Photograph dated back to 1942 has also survived to present days, to provide evidence of the Yeo  family way of life. Maria Amalia (Tudero) Macedo, wife of Edward (Smith) Yeo, is the old lady in  the photo of 5 generations, she was born 22 May 1848, she is holding her 2nd great grandson Charles  Dempsey currently living in Gibraltar (Year 2013), the man to her right hand side is her son, the  lady to her right hand side is her granddaughter and the younger lady mother of Charles and 1st  great granddaughter of Mari Amalia. 
 Picture of Maria Amalia (Tudero) Macedo and her family is displayed within this webpage, under the  Titled a Gibraltarian family of five generations living together at Wembley Stadium during the  WW II – 28-October-1942. 
 The research, I have done over the period of 20 years since early 1990’s, it sounds like a lot of  years for a small place like Gibraltar, take into account for this is not my occupation this is my  hobby, all the information found in Gibraltar date between 1840’s to 2013. After having done some  of the research on the Yeo of Gibraltar, I could not follow any track beyond John and Mary the  first Yeo-Smith to settle in Gibraltar. Lucky of me, in 1995-96 I managed to connect to the  Internet, and find this lovely lady also doing the Yeo family tree, her name Sheila Mary Preece  married to Stan Yeo. Sheila is owner and caretaker of a remarkable work she has created (her  website is The Yeo Society), caretaker of the massive Yeo family tree that’s how she like to be  called. I asked Sheila if she could help me out, I gave Sheila all those details I had gathered  from the Church and the registry in the City of Gibraltar.  ”Surprise”! Sheila lost track of John  and Mary; no records found of them after the baptism of their 1st son John Edward year 1841. Sheila  and me, having the same interest we both interchanged files. Sheila e-mailed me about 200 hundred  names, from John (Young) Yeo, born 1738 and Elizabeth Harvey, down to John (Broaderick) Yeo born  1794 and Mary Ann Sanders born about 1800. 
 I also copied to this webpage a short section of Sheila’s website, about the early family history.  John Edward Broderick (Sanders) Yeo, son of the last couple mentioned, is the progenitor of Yeo of  Gibraltar. 
 Yeo: Origin and meaning:- A Saxon word ÉA, meaning water and also developed from a Celtic word  GIFL, meaning forked river, the letter Y stands for GIFL, the river with the Y junction or with the  shape of a fork, and therefore the original surname is YÉA and is pronounced YO!! This name is  classed as a local name representing “at the yew” from the residence thereby, a west country name;  similarly Box, Ash, Birch, Plum-tree etc. Lower says “an ancient Devonshire family”. Prince  says “there was a fair dwelling named Yeo in the Parish of Alwington” in north-west of Devon, which  gives the  name to it’s inhabitant, as it is supposed it  took from a fair stream of water near by.  As mentioned earlier, in the ancient Saxon language called ÉA and in the French EAU and hence  corruptly YEAU, YEA, YA, YO, YOE, YOHE and at last YEO. The Yeo is a small river of that county, a  tributary of Cready, into which it falls near Creaditon. C.S. Gilbert copied the name from Tre-Yeo  in the Parish of Lancells near Stratton, Co, Cornwall. 11.335. In some cases this is probably true,  the local surname was the outcome from the place the man once held land or where he once lived.  Living near the mountain for example, would distinguish one man from another who lived some  distance away.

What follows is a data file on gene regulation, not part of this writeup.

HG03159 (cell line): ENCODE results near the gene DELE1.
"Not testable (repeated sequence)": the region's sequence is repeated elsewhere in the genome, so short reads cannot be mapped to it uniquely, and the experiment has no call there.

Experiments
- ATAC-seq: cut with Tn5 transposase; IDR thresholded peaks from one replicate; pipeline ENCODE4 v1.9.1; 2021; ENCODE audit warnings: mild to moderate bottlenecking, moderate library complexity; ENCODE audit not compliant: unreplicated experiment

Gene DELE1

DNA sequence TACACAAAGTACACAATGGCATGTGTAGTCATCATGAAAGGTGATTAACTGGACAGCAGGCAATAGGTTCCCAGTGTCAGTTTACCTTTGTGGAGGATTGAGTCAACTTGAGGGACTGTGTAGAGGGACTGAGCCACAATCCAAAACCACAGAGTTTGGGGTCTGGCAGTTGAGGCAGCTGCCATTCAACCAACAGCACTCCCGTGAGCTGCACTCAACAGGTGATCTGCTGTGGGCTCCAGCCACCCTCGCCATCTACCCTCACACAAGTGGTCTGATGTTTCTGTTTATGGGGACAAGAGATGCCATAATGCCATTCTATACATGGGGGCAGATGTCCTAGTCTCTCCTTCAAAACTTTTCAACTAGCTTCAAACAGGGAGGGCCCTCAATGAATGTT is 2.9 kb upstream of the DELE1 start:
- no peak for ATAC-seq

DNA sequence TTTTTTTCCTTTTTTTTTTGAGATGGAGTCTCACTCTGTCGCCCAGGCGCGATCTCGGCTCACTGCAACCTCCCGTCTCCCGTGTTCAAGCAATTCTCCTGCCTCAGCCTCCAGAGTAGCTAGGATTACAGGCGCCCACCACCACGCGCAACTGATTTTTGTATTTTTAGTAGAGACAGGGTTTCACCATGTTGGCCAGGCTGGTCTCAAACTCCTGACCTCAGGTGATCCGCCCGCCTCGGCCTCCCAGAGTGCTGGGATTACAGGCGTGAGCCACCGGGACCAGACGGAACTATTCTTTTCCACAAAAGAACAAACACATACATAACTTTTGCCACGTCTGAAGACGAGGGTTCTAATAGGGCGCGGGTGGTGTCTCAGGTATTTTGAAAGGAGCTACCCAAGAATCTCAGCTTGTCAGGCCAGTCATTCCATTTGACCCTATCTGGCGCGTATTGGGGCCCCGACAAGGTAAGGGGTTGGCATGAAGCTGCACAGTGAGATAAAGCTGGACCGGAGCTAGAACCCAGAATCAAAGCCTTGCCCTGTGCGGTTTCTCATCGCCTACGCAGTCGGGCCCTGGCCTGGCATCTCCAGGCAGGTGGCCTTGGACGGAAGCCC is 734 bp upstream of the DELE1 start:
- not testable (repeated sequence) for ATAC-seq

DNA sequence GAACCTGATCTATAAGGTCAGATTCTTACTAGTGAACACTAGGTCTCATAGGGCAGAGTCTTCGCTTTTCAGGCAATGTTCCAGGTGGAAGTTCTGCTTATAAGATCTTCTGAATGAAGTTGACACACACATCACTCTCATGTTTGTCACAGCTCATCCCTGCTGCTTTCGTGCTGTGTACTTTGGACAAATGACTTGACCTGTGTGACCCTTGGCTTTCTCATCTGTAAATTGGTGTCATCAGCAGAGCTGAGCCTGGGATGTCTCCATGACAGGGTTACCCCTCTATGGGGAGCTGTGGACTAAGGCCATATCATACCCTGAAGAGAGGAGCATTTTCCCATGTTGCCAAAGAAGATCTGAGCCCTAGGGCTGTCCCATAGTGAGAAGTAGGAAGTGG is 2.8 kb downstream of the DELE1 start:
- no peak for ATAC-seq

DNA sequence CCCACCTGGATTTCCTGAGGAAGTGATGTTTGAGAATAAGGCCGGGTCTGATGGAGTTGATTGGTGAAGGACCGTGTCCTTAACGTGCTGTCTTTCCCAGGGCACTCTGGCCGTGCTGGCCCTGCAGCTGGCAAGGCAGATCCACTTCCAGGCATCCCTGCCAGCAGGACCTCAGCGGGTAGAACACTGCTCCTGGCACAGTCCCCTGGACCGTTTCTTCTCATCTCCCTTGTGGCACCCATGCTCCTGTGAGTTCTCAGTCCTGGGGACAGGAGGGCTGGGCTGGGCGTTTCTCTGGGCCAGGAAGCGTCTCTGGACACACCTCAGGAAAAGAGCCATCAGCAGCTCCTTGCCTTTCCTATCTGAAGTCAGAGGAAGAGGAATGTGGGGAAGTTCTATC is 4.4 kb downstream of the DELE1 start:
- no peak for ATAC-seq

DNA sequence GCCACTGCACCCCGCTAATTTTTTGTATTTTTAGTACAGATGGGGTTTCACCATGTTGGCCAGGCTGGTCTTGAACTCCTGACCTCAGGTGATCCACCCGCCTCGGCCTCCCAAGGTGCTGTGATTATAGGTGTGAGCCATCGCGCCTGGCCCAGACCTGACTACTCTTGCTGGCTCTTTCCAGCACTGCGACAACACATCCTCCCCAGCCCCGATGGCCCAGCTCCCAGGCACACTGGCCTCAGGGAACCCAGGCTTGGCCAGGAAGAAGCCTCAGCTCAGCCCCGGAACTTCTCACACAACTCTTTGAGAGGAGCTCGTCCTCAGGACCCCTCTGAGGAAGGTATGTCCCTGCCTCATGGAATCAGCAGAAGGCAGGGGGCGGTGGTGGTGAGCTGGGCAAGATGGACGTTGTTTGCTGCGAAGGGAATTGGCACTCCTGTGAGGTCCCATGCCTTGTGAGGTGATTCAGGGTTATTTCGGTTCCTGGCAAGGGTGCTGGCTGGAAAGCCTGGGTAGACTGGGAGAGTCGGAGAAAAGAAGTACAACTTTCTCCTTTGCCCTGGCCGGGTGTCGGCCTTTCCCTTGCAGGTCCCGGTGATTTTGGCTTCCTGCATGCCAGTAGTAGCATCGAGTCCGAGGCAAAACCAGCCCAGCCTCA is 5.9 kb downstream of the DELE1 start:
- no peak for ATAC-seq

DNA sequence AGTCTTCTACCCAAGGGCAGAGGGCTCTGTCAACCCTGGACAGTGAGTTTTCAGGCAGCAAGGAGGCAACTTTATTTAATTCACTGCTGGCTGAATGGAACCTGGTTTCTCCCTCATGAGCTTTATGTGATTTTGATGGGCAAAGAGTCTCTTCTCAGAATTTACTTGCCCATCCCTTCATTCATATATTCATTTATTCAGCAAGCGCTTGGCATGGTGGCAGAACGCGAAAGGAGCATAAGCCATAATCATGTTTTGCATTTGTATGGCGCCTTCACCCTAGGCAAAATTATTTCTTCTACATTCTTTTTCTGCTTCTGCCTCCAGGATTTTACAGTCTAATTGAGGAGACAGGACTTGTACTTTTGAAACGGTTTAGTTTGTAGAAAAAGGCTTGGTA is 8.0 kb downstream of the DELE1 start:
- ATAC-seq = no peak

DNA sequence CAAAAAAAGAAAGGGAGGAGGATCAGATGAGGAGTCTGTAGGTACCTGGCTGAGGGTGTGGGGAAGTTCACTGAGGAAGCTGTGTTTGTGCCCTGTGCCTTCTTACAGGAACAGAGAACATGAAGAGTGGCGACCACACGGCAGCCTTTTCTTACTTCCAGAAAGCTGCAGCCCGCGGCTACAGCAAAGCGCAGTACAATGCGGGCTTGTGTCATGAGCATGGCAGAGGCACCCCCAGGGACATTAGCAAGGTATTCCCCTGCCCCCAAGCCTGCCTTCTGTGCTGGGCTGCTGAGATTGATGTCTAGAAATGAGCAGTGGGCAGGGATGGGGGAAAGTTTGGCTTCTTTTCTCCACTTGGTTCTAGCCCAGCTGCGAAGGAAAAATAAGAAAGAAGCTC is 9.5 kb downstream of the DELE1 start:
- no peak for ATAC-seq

Family home and pedigree; Such dwelling mentioned in Yeo’s origin and meaning. This residence was a  handsome structure for those ancient times into which a Chapel belonged, in which there was a  dormitory for the dead. Thomas ate Yèa was the last resident of that name in this place, whose  daughter and heir, Joan became the wife of Jeffery Giffard, whose dwelling was there and his  posterity after him.  After, several descents in the name of Giffard, the estate came to Tomasine,  the only daughter and heir of John Giffard, the last of the line so called who resided there.  Thomasine married first John Bury of Colation, from who she obtained a divorce. After that she  became wife of Sir George Cary of Cockingham, whose family her land descended. Is not unlikely that  the name which flourished at Heanton, Sachville, Devon, England, this name proceeded from the house  called Yeo, this was anciently the inheritance of Sachville (De-Sacavilla) so far back as King John  and continued in that name to the reign of King Edward iii.  The pedigree of Yeo starts with William ate Yea of Heanton, Sachville, the first Yeo to be found  registered as head of family. born circa 1242, whose son Nicholas De La Ya married Elizabeth,  daughter and heiress of Henry Killigren of Heanton, Sachville, presumably by whom he acquired that  estate. The heiress of Sachville, Elizabeth bought the family home, to her husband Nicholas Yeo  during the time of Edward iii. Three mansions have borne the name of Heanton Sachville, the first  of which was situated on the far side of the Valley near Petrockstowe in Devon. This was home of  the Yeo family for several hundred years (From Nicholas and Elizabeth’s marriage  descend the  various branches of Yeo of Huish, Yeo of Hatherley, Yeo of Shebbear, and Yeo of Bradworthy), then  in 1782 Sir James Innis, Duke of Roxburgh purchased the estate and built a new house on the site of  the present one. Lord Clinton a Yeo descendant, bought this in the 1820’s and it became one of the  family principal residence, until 1935 when a disastrous fire gutted the whole building, and then a  new one was build. Picture of the estate is displayed within this webpage, under the title, THE  EARLY FAMILY HOME.